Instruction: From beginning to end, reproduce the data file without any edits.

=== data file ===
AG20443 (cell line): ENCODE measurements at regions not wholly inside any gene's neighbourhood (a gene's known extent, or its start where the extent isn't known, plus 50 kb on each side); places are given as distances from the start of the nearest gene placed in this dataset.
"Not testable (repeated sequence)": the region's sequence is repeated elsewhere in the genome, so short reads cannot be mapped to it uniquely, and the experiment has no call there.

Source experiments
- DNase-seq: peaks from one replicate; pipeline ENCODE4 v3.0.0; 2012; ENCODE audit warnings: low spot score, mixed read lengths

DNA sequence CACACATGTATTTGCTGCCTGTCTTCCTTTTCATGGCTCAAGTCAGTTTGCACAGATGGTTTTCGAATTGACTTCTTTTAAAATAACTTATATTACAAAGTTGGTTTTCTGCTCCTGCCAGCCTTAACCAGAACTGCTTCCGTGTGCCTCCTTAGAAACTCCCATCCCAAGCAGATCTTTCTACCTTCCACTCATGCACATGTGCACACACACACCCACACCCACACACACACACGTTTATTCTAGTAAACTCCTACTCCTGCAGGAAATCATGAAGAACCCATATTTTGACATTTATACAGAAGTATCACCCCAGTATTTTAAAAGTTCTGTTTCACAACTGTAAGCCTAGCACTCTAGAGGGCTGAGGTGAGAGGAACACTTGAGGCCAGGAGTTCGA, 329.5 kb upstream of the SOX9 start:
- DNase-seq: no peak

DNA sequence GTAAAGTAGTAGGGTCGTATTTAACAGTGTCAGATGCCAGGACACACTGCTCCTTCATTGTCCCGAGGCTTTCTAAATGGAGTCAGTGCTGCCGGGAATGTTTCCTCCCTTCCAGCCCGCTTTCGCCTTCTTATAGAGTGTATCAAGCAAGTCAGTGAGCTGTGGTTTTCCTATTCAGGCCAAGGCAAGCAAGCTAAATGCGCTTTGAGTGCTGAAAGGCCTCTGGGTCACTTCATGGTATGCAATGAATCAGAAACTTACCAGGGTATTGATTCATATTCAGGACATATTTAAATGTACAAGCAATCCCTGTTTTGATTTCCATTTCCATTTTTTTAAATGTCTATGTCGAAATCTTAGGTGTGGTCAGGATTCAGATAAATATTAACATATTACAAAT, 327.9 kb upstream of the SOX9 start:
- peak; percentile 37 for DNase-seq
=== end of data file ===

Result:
AG20443 (cell line): ENCODE measurements at regions not wholly inside any gene's neighbourhood (a gene's known extent, or its start where the extent isn't known, plus 50 kb on each side); places are given as distances from the start of the nearest gene placed in this dataset.
"Not testable (repeated sequence)": the region's sequence is repeated elsewhere in the genome, so short reads cannot be mapped to it uniquely, and the experiment has no call there.

Source experiments
- DNase-seq: peaks from one replicate; pipeline ENCODE4 v3.0.0; 2012; ENCODE audit warnings: low spot score, mixed read lengths

DNA sequence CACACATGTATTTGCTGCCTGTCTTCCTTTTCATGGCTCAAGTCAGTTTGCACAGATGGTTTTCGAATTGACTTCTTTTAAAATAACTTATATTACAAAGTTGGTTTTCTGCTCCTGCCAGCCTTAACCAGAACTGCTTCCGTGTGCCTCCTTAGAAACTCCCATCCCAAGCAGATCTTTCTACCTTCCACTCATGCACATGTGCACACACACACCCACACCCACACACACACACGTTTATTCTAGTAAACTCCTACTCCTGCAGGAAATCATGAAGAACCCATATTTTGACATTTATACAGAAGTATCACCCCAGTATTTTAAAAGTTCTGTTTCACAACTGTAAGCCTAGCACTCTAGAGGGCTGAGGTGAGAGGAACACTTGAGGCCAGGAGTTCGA, 329.5 kb upstream of the SOX9 start:
- DNase-seq: no peak

DNA sequence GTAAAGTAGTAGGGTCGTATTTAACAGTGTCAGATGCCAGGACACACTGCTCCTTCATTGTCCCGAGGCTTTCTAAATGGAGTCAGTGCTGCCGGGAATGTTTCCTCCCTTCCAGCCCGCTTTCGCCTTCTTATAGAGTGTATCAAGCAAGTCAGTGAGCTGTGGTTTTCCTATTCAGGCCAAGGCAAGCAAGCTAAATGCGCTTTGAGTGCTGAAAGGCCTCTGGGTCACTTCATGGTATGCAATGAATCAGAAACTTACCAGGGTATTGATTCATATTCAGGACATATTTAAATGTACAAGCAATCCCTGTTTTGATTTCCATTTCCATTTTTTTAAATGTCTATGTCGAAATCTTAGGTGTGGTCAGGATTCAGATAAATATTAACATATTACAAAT, 327.9 kb upstream of the SOX9 start:
- peak; percentile 37 for DNase-seq